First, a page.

$ npx projen build

npx projen build will perform several actions:

  1. Build the application
  2. Synthesize the CloudFormation template
  3. Run tests and linter

The synth() method of Projen performs the actual synthesizing (and updating) of all configuration files managed by Projen. This is achieved by deleting all Projen-managed files (if there are any), and then re-synthesizing them based on the latest configuration specified by the user.

You can find an exhaustive list of the available npx projen commands in .projen/tasks.json. You can also use the projen API project.addTask to add a new task to perform any custom action you need ! Tasks are a project-level feature to define a project command system backed by shell scripts.

Deploy the CDK application:

$ npx projen deploy

Projen will use the cdk deploy command to deploy the CloudFormation stack in the configured AWS account by creating and executing a change set based on the template generated by CDK synthesis. The output of the step above should look as follow:

deploy | cdk deploy

✨ Synthesis time: 3.28s

toto-dev: start: Building 387a3a724050aec67aa083b74c69485b08a876f038078ec7ea1018c7131f4605:263905523351-us-east-1
toto-dev: success: Built 387a3a724050aec67aa083b74c69485b08a876f038078ec7ea1018c7131f4605:263905523351-us-east-1
toto-dev: start: Publishing 387a3a724050aec67aa083b74c69485b08a876f038078ec7ea1018c7131f4605:263905523351-us-east-1
toto-dev: success: Published 387a3a724050aec67aa083b74c69485b08a876f038078ec7ea1018c7131f4605:263905523351-us-east-1
toto-dev: deploying... [1/1]
toto-dev: creating CloudFormation changeset...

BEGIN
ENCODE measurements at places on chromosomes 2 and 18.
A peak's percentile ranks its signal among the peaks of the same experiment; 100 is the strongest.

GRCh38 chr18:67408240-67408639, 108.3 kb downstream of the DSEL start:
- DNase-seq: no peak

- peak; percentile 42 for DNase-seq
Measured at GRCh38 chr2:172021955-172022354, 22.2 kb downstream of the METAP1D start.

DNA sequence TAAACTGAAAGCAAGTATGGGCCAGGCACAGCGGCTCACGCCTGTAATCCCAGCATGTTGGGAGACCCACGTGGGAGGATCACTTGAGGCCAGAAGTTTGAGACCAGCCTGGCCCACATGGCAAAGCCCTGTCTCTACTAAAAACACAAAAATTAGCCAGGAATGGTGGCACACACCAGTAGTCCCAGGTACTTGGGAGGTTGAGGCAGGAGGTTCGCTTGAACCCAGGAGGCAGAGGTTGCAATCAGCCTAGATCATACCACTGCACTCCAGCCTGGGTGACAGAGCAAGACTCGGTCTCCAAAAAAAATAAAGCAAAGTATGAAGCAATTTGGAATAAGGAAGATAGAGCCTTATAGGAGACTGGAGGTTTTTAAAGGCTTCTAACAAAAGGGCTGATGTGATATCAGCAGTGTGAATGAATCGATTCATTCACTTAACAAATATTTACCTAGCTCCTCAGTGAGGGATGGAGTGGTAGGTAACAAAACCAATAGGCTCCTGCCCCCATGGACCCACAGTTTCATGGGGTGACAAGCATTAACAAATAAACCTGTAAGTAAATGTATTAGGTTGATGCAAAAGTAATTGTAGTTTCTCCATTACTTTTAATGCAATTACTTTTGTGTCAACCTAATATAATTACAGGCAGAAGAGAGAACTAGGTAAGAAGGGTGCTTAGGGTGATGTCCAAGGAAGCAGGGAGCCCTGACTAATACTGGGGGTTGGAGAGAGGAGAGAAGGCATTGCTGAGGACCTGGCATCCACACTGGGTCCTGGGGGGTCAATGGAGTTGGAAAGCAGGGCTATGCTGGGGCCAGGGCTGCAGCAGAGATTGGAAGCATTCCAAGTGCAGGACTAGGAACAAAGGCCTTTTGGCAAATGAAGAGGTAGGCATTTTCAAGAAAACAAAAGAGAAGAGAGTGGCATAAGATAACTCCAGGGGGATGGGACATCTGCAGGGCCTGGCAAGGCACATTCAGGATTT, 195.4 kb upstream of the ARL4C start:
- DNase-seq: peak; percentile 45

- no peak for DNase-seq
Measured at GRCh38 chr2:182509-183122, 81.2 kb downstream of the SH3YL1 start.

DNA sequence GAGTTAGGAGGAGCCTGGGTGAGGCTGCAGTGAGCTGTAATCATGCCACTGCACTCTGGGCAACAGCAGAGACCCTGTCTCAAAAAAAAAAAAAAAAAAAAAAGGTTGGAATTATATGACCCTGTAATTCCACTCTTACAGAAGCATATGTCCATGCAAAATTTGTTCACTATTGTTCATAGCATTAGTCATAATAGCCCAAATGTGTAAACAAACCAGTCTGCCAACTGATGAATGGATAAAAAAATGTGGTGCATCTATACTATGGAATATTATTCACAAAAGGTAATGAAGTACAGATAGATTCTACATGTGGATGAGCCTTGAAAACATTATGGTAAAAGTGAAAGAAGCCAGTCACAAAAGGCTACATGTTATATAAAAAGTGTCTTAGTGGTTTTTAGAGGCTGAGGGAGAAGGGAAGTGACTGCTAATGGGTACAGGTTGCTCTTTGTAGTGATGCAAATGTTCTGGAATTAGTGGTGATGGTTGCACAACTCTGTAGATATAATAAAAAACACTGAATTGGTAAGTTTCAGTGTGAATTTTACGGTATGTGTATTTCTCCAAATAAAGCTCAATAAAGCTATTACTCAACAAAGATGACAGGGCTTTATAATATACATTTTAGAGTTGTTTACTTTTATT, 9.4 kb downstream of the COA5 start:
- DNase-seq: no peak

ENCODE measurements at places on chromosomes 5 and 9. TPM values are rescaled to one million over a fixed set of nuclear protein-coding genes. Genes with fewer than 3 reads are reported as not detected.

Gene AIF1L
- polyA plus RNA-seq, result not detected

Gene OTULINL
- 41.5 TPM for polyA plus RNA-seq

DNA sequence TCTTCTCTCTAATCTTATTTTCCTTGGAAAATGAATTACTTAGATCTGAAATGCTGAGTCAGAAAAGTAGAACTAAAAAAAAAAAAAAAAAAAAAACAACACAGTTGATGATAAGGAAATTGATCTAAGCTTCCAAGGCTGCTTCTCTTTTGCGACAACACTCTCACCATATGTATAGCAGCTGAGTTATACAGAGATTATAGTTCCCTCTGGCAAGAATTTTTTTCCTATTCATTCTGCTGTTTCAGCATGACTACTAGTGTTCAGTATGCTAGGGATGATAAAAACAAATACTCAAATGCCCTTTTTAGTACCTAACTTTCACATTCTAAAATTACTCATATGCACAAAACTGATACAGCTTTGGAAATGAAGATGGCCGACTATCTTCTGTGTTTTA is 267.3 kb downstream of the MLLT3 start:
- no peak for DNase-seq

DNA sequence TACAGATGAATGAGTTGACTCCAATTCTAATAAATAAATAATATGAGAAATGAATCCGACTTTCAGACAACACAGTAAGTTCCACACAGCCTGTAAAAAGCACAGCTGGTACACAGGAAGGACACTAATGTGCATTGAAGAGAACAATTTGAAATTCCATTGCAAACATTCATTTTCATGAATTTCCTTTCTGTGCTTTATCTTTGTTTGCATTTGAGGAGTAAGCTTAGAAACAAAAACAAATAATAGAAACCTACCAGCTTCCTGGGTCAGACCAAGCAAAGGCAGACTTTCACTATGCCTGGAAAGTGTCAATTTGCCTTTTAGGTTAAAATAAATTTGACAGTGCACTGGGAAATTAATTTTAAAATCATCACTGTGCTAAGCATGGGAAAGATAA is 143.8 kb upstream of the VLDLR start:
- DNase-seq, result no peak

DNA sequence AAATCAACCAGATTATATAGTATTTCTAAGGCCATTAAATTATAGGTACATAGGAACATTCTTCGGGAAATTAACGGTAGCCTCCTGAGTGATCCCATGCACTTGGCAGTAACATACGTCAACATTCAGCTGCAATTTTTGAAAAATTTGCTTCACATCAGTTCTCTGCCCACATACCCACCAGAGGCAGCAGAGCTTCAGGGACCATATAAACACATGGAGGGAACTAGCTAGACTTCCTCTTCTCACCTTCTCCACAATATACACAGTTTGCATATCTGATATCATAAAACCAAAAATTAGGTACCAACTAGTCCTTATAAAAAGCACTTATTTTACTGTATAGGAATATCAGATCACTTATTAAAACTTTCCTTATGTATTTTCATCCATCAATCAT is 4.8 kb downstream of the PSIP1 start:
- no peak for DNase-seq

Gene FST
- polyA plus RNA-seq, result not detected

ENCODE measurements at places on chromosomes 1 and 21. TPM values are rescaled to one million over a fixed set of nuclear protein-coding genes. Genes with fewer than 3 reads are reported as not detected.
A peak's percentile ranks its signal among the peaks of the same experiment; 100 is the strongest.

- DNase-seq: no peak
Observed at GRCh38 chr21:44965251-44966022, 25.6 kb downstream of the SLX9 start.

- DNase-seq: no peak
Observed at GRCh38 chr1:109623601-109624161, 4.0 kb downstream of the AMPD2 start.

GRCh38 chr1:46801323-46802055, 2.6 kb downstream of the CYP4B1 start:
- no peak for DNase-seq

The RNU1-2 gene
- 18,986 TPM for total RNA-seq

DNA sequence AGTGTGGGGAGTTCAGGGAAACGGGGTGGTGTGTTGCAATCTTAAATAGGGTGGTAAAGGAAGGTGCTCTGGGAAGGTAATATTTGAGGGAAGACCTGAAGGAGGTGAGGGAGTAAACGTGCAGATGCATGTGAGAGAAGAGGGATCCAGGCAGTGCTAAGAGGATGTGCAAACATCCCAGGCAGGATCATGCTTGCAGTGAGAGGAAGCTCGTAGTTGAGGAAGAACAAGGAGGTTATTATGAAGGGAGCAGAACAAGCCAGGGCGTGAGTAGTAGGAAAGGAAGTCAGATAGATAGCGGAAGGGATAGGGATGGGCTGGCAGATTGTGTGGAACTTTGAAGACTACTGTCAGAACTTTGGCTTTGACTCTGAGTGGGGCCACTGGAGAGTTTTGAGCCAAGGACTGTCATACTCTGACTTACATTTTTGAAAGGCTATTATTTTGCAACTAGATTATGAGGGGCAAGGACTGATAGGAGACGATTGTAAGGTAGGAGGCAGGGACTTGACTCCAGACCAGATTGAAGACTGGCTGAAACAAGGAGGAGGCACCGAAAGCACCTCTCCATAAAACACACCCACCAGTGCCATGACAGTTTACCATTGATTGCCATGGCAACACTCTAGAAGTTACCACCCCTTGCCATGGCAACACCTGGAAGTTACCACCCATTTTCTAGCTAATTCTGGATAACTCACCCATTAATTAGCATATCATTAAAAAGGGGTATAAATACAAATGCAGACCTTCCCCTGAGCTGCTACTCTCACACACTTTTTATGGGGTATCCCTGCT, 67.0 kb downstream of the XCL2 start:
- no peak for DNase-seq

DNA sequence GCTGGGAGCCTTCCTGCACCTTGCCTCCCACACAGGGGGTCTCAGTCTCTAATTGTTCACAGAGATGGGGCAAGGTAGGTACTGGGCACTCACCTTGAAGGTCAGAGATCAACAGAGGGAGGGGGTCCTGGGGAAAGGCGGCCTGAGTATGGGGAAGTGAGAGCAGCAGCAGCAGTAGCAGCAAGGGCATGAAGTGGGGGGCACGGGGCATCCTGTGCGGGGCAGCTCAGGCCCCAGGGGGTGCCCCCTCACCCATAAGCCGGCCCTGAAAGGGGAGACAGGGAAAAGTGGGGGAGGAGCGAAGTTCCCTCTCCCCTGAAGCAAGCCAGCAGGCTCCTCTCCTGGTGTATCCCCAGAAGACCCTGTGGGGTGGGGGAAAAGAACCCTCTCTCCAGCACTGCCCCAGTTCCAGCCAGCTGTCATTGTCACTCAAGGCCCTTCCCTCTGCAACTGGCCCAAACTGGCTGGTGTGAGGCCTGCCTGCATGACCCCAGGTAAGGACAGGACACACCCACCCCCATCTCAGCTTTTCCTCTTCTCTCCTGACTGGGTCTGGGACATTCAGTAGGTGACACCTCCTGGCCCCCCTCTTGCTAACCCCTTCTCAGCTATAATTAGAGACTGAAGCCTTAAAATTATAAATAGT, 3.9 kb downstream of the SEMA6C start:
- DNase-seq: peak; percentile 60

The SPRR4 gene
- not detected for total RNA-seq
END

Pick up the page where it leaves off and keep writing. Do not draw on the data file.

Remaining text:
✅ testproject-dev

✨ Deployment time: 33.48s

testproject-dev.TestBucket = arn:aws:s3:::testproject-dev-mybucketf68f3ff0-1xy2f0vk0ve4r
Stack ARN:

✨ Total time: 36.76s

The application was successfully deployed in the configured AWS account! Also, the Amazon Resource Name (ARN) of the S3 bucket created is available through the CloudFormation stack Outputs tab, and displayed in your terminal under the ‘Outputs’ section.

Clean up

Delete CloudFormation Stack

To clean up the resources created in this section of the workshop, navigate to the CloudFormation console and delete the stack created. You can also perform the same task programmatically:

$ npx projen destroy

Which should produce the following output:

destroy | cdk destroy
Are you sure you want to delete: testproject-dev (y/n)? y
testproject-dev: destroying... [1/1]

✅ testproject-dev: destroyed

Delete S3 Buckets

The S3 bucket will not be deleted since its retention policy was set to RETAIN. Navigate to the S3 console and delete the created bucket. If you added files to that bucket, you will need to empty it before deletion. See the Deleting a bucket documentation for more information.


Projen and AWS CDK together provide a powerful combination for managing cloud resources and project configuration. By leveraging Projen, you can ensure consistency, version control, and extensibility across your projects. The integration with AWS CDK allows you to define and deploy cloud resources using familiar programming languages, making the entire process more developer-friendly.

Whether you’re a seasoned cloud developer or just getting started, Projen and AWS CDK offer a streamlined approach to cloud resource management. Give it a try and experience the benefits of Infrastructure as Code with the flexibility and power of modern development tools.

Alain Krok

Alain Krok is a Senior Solutions Architect with a passion for emerging technologies. His past experience includes designing and implementing IIoT solutions for the oil and gas industry and working on robotics projects. He enjoys pushing the limits and indulging in extreme sports when he is not designing software.


Dinesh Sajwan

Dinesh Sajwan is a Senior Solutions Architect. His passion for emerging technologies allows him to stay on the cutting edge and identify new ways to apply the latest advancements to solve even the most complex business problems. His diverse expertise and enthusiasm for both technology and adventure position him as a uniquely creative problem-solver.

Michael Tran

Michael Tran is a Sr. Solutions Architect with Prototyping Acceleration team at Amazon Web Services. He provides technical guidance and helps customers innovate by showing the art of the possible on AWS. He specializes in building prototypes in the AI/ML space. You can contact him @Mike_Trann on Twitter.